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Plant Focus

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Dwarf cultivars can be ideal for a small garden. Here are three "mini oaks". 

In Memoriam: Stelian Radu

Stelian Radu
Stelian Radu © Ionut Radu

Stelian Radu was one of the members of the small group of acorn traders, formed in the 1980s, that would eventually become the IOS. He was a speaker at the first IOS Conference at the Morton and contributed several articles to International Oaks, mostly about oak forests in Europe and his native Romania, but also a charming article about oaks on postage stamps, using examples from his personal tree-themed stamp collection.

Stelian died December 21, 2018, having accomplished an impressive body of scientific research. Below is a tribute from Guy Sternberg and a translation of an obituary by Stelian’s son, Ionut, originally published in French in Naturalité, the newsletter of Forêts Sauvages.

I remember calling Stelian with my rotary-dial phone, using the trans-Atlantic cable, to recruit him as a speaker for our first Conference. We sold vendor booths to fund his airfare, and he stayed with Edie and me at Starhill Forest for several days after the conference. Then, the following year, he hosted us as only the second Americans to visit Western Transylvania following the death of the dictator Ceaușescu. We stayed at his home and traveled widely there and I have some great trees grown from oak seed found there.

He and I remained in contact ever since that 1994 Conference, exchanging letters and, later, e-mails several times each year. He was always moving full speed ahead with his career and his forest advocacy, speaking and publishing even long after he retired.

For the 2000 Conference hosted by Ron Lance in North Carolina, I presented (as the President at that time) our first two IOS Awards to founding members Dick van Hoey Smith and, in absentia, Stelian Radu. I tried later to persuade him to come to the 2012 Conference in France but his failing health did not permit the trip. He continued to write, but I never saw him again.

I was about to write to Stelian this spring when I heard this awful news of his passing. Dick had passed away several years ago, and now we have lost both of them. I am very sad.

Guy Sternberg

[The following text is translated from an article published in issue No. 20 of Naturalité, the newsletter of Forêts Sauvages.]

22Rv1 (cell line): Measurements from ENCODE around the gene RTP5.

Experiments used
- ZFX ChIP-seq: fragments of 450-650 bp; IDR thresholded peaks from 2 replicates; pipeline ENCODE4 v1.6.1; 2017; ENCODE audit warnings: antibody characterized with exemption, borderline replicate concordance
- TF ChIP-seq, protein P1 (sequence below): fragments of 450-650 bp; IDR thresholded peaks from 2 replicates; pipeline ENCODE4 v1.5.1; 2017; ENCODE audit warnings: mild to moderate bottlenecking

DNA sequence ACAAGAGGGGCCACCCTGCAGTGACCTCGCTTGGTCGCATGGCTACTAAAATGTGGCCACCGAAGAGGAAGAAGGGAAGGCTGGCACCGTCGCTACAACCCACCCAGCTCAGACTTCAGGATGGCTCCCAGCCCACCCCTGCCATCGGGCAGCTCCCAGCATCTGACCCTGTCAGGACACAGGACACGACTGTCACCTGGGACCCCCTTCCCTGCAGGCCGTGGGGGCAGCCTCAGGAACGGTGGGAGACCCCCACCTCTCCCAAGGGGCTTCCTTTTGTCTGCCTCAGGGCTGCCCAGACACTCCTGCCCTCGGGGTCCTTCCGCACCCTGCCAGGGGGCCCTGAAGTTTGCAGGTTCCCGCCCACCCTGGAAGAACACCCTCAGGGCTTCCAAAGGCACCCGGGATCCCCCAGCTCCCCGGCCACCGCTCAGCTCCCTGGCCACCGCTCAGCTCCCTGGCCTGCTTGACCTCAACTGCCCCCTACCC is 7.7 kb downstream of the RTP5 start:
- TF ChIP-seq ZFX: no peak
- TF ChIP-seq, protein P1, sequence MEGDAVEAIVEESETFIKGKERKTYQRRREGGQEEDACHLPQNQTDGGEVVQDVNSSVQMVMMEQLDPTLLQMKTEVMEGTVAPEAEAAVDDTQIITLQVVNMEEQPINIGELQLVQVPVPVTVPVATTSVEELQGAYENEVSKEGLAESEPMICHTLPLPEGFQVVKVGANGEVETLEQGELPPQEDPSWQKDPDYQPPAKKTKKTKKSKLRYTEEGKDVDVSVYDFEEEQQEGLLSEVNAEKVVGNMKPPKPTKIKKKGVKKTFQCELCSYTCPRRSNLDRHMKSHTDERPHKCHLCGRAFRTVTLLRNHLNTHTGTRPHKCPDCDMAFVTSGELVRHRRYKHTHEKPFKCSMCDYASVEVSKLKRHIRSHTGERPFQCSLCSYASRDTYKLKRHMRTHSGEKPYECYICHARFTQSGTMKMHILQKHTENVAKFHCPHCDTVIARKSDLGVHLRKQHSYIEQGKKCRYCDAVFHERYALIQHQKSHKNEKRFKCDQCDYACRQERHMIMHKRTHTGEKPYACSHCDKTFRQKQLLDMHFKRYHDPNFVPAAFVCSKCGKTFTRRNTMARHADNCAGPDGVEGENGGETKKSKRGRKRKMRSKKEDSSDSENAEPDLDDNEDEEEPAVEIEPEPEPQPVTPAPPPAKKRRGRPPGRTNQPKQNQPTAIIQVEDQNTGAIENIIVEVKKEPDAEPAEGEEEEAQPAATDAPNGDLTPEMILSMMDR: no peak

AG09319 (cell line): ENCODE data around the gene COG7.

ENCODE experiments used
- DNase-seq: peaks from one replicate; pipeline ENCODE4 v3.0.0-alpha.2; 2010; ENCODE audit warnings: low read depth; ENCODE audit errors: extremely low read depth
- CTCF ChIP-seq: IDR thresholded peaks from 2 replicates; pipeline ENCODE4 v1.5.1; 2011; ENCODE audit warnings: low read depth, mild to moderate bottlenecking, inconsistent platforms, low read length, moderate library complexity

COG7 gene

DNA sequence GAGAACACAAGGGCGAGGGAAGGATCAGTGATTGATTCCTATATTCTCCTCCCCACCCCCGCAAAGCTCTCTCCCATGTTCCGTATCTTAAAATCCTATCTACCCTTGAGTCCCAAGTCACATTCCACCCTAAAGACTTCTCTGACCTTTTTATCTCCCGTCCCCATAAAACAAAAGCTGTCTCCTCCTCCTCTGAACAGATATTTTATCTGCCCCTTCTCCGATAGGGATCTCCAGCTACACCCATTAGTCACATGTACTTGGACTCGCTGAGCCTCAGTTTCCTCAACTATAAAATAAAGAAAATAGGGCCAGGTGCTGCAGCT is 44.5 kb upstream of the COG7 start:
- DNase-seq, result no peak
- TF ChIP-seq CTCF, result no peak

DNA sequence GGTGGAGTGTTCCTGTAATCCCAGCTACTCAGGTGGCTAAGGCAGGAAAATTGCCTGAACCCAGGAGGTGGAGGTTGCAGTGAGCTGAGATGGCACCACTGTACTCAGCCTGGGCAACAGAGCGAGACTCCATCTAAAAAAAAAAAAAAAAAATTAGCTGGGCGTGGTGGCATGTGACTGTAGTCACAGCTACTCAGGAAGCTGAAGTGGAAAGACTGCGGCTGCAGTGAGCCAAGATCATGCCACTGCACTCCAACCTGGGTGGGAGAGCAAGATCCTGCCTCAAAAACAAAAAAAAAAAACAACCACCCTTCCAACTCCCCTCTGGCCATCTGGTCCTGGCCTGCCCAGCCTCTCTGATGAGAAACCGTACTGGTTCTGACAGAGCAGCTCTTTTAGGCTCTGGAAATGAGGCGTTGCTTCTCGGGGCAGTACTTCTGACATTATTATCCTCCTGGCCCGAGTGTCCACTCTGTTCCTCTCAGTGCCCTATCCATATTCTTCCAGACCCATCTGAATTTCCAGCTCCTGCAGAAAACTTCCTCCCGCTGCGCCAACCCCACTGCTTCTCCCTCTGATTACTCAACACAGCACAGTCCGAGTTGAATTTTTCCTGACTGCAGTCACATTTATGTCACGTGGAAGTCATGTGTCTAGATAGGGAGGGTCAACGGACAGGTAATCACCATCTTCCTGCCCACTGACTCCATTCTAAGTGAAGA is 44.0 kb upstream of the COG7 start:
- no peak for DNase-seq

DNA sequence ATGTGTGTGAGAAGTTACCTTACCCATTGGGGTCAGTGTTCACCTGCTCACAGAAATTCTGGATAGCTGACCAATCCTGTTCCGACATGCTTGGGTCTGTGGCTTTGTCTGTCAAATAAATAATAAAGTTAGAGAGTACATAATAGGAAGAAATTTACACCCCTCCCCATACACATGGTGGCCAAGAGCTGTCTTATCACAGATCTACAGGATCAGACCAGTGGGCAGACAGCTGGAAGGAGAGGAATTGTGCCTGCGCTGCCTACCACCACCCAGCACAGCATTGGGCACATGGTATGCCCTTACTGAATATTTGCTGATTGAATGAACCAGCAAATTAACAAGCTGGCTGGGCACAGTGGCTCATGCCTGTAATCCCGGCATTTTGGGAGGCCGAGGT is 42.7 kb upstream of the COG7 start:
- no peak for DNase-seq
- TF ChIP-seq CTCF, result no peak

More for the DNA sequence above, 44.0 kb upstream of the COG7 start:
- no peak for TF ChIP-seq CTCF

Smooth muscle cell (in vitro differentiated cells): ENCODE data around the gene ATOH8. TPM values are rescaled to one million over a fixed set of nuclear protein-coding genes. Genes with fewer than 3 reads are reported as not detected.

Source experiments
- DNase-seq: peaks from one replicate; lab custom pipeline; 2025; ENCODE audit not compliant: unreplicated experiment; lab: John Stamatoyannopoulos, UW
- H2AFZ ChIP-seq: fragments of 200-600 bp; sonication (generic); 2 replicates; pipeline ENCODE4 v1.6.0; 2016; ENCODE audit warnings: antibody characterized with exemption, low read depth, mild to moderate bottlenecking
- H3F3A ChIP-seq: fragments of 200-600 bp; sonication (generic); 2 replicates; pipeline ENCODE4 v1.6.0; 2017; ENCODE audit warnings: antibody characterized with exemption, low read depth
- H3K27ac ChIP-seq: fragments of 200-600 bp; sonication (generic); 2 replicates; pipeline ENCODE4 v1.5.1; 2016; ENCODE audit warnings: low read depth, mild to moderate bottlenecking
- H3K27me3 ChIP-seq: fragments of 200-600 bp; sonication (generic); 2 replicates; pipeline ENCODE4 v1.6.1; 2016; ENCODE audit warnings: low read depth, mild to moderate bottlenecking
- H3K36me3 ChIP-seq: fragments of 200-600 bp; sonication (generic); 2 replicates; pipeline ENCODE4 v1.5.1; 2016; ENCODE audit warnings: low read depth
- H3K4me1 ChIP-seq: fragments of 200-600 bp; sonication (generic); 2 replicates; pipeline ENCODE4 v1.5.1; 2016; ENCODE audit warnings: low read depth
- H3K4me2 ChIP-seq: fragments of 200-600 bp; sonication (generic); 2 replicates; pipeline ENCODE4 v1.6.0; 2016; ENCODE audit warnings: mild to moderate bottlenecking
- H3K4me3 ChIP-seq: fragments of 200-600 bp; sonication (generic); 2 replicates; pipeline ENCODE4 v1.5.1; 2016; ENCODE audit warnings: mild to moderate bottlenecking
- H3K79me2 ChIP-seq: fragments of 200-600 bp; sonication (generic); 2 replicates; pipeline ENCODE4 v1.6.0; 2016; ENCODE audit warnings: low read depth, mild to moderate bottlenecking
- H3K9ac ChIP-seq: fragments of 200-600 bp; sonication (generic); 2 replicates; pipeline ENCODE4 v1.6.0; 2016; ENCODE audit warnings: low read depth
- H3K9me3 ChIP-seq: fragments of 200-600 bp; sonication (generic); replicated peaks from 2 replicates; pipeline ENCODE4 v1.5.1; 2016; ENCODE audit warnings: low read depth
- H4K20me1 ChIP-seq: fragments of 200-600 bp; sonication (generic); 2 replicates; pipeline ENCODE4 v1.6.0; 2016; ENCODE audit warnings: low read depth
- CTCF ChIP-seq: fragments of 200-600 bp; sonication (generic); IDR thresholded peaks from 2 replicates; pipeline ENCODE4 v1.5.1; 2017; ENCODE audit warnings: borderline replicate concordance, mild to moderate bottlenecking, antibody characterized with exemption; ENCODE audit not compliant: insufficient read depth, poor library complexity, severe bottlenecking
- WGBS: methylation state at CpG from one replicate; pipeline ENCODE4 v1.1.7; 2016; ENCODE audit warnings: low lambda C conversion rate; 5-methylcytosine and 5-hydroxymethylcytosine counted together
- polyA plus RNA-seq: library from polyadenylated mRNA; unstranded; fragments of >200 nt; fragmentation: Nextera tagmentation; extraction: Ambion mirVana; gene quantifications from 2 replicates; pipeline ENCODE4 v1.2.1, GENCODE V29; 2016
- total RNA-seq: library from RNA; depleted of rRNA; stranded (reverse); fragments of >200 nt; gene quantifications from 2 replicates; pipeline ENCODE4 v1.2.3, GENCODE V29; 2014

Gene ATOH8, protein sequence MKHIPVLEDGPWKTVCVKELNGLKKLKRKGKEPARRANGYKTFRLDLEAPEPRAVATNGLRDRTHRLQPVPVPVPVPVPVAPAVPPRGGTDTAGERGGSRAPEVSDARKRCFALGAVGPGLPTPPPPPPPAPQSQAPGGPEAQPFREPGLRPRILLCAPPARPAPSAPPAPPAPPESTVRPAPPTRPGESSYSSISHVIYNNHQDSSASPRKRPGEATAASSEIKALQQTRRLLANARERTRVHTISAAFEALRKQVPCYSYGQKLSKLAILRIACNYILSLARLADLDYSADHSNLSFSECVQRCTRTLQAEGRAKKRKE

Stelian Radu was born on October 15, 1928 in the village of Ungureni in the municipality of Fântânele, Prahova County, Romania. His father was a farmer and winemaker, a former sergeant decorated during the First World War. He owned a farm consisting of some land inherited or received after the agricultural reform of 1921. Being the sixth of seven siblings, Stelian had a quiet childhood until he was six years old. His mother died at age 45 and Stelian and his younger brother Dumitru were cared for by Lica, their 16-year-old sister. After primary school Stelian attended high school, but when he was 11 his father died aged 55, leaving him in a difficult situation. In 1939, supported by his older brother Tanase, Stelian came to Bucharest and after the admission exam enrolled in the Gheorghe Sincai National College, a renowned institution with a long tradition. After high school (1939-1947) and the baccalaureate, the world changed: the territorial losses of Romania in 1940, the National Legionary State, the entry of Romania into the Second World War alongside Germany, the disaster of Stalingrad, and on August 23, 1944 the coup d’état that put Romania on the side of the allies.

In 1947, Stelian enrolled as a student at the Faculty of Forestry (attached to the Politehnica University of Bucharest), but after the 1948 education reform the Faculty was moved to Câmpulung Moldovenesc. After the second-year exams, he was offered the possibility of continuing his studies abroad, with a scholarship from the Romanian State, at the Saint-Petersburg (Leningrad) Forestry Academy. Founded in 1803, the Academy was renowned for teaching forestry. His graduation work involved the study of the natural regeneration process of beech and fir in the forest region of Solca (Moldavia region, Romania). He graduated as a forest engineer and received the recommendation to continue his activity in the field of scientific research.